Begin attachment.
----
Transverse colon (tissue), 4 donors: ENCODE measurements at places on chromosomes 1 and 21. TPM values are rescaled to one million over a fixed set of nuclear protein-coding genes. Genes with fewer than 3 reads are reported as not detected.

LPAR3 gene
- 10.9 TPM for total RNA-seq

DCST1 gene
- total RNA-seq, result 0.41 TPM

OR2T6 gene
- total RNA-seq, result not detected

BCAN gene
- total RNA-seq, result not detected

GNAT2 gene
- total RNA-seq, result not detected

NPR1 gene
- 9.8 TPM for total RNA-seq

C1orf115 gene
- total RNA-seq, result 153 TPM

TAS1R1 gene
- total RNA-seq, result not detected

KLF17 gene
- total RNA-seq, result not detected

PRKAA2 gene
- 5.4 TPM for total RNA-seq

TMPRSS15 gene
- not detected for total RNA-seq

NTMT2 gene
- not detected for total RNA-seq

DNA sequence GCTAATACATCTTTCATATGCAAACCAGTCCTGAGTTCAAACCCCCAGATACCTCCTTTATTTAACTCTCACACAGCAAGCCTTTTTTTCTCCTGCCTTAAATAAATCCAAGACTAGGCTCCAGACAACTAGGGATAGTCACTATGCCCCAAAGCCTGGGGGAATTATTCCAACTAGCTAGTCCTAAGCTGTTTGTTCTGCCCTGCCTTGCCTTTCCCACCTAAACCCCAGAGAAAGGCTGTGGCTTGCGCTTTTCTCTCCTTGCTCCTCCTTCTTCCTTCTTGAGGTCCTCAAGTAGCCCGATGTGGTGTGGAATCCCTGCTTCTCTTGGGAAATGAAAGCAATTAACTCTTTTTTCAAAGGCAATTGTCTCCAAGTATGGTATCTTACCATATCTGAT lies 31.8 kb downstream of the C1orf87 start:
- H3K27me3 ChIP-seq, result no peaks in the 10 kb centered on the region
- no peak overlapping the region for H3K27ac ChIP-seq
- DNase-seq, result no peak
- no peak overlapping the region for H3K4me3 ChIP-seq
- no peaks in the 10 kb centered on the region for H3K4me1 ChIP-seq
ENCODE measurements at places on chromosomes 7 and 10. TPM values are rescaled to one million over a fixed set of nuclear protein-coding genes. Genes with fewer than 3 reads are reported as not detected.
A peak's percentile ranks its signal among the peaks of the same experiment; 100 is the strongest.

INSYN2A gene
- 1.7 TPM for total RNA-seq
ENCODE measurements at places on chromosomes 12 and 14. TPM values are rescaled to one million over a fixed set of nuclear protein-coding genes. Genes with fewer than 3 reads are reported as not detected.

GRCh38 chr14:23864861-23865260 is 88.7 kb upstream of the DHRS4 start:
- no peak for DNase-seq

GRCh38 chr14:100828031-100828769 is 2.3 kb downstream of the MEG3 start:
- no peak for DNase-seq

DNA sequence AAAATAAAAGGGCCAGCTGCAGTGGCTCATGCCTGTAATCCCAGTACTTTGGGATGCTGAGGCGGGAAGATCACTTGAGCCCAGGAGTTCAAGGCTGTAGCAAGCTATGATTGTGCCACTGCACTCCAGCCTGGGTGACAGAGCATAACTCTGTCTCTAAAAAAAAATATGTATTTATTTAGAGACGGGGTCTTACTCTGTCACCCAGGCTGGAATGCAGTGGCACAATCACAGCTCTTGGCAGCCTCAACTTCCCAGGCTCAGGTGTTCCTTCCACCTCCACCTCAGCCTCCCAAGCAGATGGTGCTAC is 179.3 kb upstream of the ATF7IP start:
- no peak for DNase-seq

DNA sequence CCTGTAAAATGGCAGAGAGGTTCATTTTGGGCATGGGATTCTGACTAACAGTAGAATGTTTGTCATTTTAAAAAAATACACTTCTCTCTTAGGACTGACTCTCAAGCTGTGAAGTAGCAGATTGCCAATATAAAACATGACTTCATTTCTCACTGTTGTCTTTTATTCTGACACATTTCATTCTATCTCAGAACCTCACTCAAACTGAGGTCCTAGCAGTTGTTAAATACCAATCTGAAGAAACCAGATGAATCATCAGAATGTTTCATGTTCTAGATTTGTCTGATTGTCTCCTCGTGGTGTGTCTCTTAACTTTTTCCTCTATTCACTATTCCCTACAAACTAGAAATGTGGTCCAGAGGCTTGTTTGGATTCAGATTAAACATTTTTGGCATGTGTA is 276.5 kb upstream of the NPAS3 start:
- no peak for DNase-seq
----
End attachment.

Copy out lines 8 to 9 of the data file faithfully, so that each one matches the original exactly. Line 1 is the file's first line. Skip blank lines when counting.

BCAN gene
- total RNA-seq, result not detected